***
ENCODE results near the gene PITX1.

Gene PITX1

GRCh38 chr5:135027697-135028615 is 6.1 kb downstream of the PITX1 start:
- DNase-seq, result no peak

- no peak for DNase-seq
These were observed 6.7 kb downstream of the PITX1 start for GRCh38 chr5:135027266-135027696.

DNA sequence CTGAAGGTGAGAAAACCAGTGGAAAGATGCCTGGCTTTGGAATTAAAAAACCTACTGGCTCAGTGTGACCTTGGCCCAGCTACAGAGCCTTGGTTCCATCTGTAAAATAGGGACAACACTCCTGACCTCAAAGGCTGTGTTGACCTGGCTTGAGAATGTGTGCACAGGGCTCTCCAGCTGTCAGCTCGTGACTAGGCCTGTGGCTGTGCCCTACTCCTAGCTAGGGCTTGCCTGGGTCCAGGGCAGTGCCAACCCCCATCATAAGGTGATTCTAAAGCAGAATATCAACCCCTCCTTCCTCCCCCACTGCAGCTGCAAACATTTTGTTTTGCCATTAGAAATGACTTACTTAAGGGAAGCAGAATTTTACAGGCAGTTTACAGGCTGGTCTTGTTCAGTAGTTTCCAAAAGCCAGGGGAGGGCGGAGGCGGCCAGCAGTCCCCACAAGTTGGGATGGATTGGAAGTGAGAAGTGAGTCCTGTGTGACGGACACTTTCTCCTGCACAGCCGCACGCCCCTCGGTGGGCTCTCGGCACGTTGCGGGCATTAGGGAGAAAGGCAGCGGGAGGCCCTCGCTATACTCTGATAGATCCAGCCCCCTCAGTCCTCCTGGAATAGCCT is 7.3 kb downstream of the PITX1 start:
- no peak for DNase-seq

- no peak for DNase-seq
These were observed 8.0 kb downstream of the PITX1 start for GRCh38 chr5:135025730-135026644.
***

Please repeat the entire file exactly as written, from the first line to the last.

ENCODE results near the gene PITX1.

Gene PITX1

GRCh38 chr5:135027697-135028615 is 6.1 kb downstream of the PITX1 start:
- DNase-seq, result no peak

- no peak for DNase-seq
These were observed 6.7 kb downstream of the PITX1 start for GRCh38 chr5:135027266-135027696.

DNA sequence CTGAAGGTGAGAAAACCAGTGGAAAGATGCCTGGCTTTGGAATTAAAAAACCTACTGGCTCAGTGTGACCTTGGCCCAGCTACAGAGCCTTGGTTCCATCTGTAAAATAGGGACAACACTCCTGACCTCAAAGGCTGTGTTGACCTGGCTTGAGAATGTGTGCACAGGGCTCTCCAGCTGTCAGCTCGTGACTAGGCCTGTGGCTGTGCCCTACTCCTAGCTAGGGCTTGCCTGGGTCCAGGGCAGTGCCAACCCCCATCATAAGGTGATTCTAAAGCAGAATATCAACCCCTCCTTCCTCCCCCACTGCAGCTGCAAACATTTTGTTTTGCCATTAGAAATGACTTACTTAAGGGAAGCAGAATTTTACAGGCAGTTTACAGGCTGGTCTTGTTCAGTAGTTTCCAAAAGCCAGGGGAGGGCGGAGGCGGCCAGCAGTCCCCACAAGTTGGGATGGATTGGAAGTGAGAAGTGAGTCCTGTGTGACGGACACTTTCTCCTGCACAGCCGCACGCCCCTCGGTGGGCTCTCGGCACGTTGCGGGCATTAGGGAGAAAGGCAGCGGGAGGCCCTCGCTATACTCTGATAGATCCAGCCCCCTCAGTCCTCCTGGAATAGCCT is 7.3 kb downstream of the PITX1 start:
- no peak for DNase-seq

- no peak for DNase-seq
These were observed 8.0 kb downstream of the PITX1 start for GRCh38 chr5:135025730-135026644.